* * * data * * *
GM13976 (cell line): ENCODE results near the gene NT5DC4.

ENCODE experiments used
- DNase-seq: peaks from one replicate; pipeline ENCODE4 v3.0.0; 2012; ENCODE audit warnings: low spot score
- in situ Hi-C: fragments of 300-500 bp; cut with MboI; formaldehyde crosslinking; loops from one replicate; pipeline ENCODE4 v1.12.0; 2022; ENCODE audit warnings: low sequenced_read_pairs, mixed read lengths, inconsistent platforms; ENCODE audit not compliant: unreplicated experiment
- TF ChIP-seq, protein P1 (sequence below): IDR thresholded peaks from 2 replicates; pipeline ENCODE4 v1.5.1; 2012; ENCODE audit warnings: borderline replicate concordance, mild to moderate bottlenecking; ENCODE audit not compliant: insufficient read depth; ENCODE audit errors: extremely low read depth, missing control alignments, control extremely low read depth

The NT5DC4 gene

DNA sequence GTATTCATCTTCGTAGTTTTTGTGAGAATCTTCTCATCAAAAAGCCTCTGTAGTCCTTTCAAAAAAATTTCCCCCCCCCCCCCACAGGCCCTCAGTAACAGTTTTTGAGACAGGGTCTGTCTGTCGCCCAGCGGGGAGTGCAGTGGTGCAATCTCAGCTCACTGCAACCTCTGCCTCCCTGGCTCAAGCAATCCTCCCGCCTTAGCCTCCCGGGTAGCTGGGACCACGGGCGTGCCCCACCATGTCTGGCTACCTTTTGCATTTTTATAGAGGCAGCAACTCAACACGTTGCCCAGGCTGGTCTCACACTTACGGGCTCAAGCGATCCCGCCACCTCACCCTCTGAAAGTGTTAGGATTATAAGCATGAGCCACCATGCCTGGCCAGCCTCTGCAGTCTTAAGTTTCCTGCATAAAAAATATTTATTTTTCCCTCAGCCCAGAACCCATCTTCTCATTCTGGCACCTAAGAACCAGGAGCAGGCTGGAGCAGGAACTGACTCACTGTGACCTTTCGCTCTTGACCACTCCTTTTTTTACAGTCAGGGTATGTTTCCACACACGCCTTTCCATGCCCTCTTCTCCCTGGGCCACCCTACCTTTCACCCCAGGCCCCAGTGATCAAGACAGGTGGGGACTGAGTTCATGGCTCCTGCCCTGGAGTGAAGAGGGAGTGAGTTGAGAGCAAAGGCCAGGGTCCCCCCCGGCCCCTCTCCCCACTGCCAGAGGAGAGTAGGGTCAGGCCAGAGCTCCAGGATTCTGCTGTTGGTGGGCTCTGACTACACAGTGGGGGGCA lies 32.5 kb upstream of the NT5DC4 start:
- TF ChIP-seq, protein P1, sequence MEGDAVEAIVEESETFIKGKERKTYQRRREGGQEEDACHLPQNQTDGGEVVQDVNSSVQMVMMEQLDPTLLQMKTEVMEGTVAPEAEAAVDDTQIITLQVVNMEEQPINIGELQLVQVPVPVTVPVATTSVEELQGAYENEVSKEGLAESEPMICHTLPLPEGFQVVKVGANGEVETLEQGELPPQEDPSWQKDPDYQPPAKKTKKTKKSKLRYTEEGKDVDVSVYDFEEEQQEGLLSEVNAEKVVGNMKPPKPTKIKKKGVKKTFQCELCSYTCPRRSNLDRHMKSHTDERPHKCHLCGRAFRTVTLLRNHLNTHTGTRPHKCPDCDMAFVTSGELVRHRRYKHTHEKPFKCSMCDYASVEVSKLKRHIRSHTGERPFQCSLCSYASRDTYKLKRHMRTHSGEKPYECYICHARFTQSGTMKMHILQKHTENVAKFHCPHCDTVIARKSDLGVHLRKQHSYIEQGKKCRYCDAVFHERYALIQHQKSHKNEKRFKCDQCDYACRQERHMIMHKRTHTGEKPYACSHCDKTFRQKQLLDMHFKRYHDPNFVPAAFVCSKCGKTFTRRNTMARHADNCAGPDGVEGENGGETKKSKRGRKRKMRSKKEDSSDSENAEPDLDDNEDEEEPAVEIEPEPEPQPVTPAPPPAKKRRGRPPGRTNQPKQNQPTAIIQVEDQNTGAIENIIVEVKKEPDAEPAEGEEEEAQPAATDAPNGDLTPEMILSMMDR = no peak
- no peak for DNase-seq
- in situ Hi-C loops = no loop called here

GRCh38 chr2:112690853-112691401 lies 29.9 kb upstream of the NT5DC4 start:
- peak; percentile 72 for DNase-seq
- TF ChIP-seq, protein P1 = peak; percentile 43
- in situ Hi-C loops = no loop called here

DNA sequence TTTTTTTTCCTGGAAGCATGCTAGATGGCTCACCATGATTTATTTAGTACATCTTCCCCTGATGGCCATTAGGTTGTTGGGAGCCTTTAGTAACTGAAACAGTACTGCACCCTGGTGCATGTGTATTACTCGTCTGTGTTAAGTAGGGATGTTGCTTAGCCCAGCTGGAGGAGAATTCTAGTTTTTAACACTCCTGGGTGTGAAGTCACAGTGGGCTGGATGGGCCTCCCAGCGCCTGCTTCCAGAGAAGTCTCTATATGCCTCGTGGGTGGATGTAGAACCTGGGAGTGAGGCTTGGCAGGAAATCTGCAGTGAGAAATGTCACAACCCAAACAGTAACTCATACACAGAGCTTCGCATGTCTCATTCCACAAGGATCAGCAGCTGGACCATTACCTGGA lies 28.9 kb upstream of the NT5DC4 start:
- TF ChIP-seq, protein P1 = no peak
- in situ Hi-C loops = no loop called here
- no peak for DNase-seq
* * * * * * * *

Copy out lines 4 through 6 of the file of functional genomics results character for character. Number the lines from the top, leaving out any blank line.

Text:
- in situ Hi-C: fragments of 300-500 bp; cut with MboI; formaldehyde crosslinking; loops from one replicate; pipeline ENCODE4 v1.12.0; 2022; ENCODE audit warnings: low sequenced_read_pairs, mixed read lengths, inconsistent platforms; ENCODE audit not compliant: unreplicated experiment
- TF ChIP-seq, protein P1 (sequence below): IDR thresholded peaks from 2 replicates; pipeline ENCODE4 v1.5.1; 2012; ENCODE audit warnings: borderline replicate concordance, mild to moderate bottlenecking; ENCODE audit not compliant: insufficient read depth; ENCODE audit errors: extremely low read depth, missing control alignments, control extremely low read depth

The NT5DC4 gene